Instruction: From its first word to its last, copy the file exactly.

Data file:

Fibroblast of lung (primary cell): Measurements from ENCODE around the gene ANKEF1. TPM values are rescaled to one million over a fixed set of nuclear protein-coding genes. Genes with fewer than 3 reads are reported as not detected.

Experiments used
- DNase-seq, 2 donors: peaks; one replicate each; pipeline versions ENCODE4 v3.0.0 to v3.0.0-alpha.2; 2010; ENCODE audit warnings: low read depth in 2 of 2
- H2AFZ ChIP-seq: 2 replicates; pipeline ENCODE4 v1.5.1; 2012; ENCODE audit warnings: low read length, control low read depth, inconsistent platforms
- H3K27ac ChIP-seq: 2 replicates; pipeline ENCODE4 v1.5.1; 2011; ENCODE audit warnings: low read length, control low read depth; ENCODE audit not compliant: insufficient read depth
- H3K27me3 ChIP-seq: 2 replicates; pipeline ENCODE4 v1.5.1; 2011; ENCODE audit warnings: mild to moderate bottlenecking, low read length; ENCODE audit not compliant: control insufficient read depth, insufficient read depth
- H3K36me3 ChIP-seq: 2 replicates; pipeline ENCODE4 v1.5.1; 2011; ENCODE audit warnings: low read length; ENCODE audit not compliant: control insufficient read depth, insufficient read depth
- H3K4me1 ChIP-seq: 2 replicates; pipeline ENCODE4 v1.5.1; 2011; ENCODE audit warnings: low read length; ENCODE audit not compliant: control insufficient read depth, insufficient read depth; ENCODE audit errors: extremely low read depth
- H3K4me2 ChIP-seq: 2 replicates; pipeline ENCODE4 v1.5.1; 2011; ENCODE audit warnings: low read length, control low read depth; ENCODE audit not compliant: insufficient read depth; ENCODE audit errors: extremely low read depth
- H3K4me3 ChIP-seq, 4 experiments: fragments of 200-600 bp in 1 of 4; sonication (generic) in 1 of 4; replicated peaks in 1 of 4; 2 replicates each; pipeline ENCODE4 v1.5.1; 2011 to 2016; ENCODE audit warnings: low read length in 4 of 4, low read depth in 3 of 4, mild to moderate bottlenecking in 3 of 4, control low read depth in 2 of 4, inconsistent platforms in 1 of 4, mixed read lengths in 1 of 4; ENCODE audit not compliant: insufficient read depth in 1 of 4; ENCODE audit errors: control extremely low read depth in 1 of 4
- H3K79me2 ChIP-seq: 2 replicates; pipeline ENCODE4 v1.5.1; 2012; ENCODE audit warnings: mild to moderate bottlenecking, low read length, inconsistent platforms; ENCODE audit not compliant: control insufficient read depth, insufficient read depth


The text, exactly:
Fibroblast of lung (primary cell): Measurements from ENCODE around the gene ANKEF1. TPM values are rescaled to one million over a fixed set of nuclear protein-coding genes. Genes with fewer than 3 reads are reported as not detected.

Experiments used
- DNase-seq, 2 donors: peaks; one replicate each; pipeline versions ENCODE4 v3.0.0 to v3.0.0-alpha.2; 2010; ENCODE audit warnings: low read depth in 2 of 2
- H2AFZ ChIP-seq: 2 replicates; pipeline ENCODE4 v1.5.1; 2012; ENCODE audit warnings: low read length, control low read depth, inconsistent platforms
- H3K27ac ChIP-seq: 2 replicates; pipeline ENCODE4 v1.5.1; 2011; ENCODE audit warnings: low read length, control low read depth; ENCODE audit not compliant: insufficient read depth
- H3K27me3 ChIP-seq: 2 replicates; pipeline ENCODE4 v1.5.1; 2011; ENCODE audit warnings: mild to moderate bottlenecking, low read length; ENCODE audit not compliant: control insufficient read depth, insufficient read depth
- H3K36me3 ChIP-seq: 2 replicates; pipeline ENCODE4 v1.5.1; 2011; ENCODE audit warnings: low read length; ENCODE audit not compliant: control insufficient read depth, insufficient read depth
- H3K4me1 ChIP-seq: 2 replicates; pipeline ENCODE4 v1.5.1; 2011; ENCODE audit warnings: low read length; ENCODE audit not compliant: control insufficient read depth, insufficient read depth; ENCODE audit errors: extremely low read depth
- H3K4me2 ChIP-seq: 2 replicates; pipeline ENCODE4 v1.5.1; 2011; ENCODE audit warnings: low read length, control low read depth; ENCODE audit not compliant: insufficient read depth; ENCODE audit errors: extremely low read depth
- H3K4me3 ChIP-seq, 4 experiments: fragments of 200-600 bp in 1 of 4; sonication (generic) in 1 of 4; replicated peaks in 1 of 4; 2 replicates each; pipeline ENCODE4 v1.5.1; 2011 to 2016; ENCODE audit warnings: low read length in 4 of 4, low read depth in 3 of 4, mild to moderate bottlenecking in 3 of 4, control low read depth in 2 of 4, inconsistent platforms in 1 of 4, mixed read lengths in 1 of 4; ENCODE audit not compliant: insufficient read depth in 1 of 4; ENCODE audit errors: control extremely low read depth in 1 of 4
- H3K79me2 ChIP-seq: 2 replicates; pipeline ENCODE4 v1.5.1; 2012; ENCODE audit warnings: mild to moderate bottlenecking, low read length, inconsistent platforms; ENCODE audit not compliant: control insufficient read depth, insufficient read depth